Michel Serres with Bruno Latour, Conversations on
Science, Culture, and Time. Ann
Arbor: University of Michigan Press, 1995. Pp. 204. ISBN 0-472-09548-X,
(hardback); 0-472-06548-3, no price given (paperback).
Michel Serres (ed.), A History of Scientific Thought. Oxford: Blackwell, 1995. Pp.
viii+760. ISBN 0-631-17739-6. £75.00, $100.00.
Michel Serres is one of the best-known philosopher-critics in France,
and his name is likely
to draw many readers to these two books. With sales of 50,000
copies of his La Légende
des anges (1993; trans., Paris, 1995), 100,000 copies of
Le Contrat naturel (1990; trans.,
Ann Arbor, 1995) and 300,000 copies of Le Tiers-instruit (1991;
Serres's official eminence (he was elected to the
Académie Française in 1990) is more than
matched by contemporary popularity. Originally trained in mathematics and
undertook doctoral research with Gaston Bachelard – and it shows.
Even at his most
allusive, Serres's dexterous prose often slips into neat axiomatic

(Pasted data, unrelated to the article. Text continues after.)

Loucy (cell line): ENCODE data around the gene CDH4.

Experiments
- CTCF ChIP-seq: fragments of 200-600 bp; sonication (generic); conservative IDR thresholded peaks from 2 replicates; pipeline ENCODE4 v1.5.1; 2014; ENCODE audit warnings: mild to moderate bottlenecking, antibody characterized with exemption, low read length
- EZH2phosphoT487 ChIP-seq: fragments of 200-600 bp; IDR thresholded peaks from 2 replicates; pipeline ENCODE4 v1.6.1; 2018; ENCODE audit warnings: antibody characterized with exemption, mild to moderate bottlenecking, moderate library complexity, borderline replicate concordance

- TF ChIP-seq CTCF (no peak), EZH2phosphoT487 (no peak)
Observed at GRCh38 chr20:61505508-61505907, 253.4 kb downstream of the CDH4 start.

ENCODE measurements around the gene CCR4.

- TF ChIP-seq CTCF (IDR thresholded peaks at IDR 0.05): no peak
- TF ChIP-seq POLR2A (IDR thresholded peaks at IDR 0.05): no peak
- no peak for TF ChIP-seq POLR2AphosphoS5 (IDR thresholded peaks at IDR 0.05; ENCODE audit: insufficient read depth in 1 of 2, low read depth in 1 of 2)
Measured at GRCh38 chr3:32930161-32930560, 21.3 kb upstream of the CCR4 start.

and Euclidean certainties,
while one can see much of both his aggressively anti-epistemological stance
and his easy
traffic across the science–poetics divide as an effort to
distance himself from his former
mentor. But, like Bachelard, Serres has a commanding range, is hugely prolific
– if one may say this of one of the ‘Immortals’ –
with a glee and innocence that one associates with the rank amateur.
Serres, a professor of the history of science at the Sorbonne,
is no amateur. ‘History of
science’, he has said, ‘that's my trade’. So it
may be, yet many, hearing of his forays into
the history of angelology, the natural rights of trees, the iconography
of Tintin and the
moral status of airport terminals, are entitled to ask whether Serres is
to be trusted. Put
another way, should one take Serres seriously? The question is worth asking
at the outset,
for there is little more aggravating than intellectual energy and enthusiasm
one feels with
hindsight to have been misplaced. How many readers of Michel Foucault,
were shocked to find him saying in his last lectures that he admired Diogenes
the shameless philosopher who masturbated in the Athenian public square,
pour épater les
bourgeois, so to speak? Maybe Foucault's oeuvre was
a similar snub from a
maître-penseur – a kind of masterpation, if you will.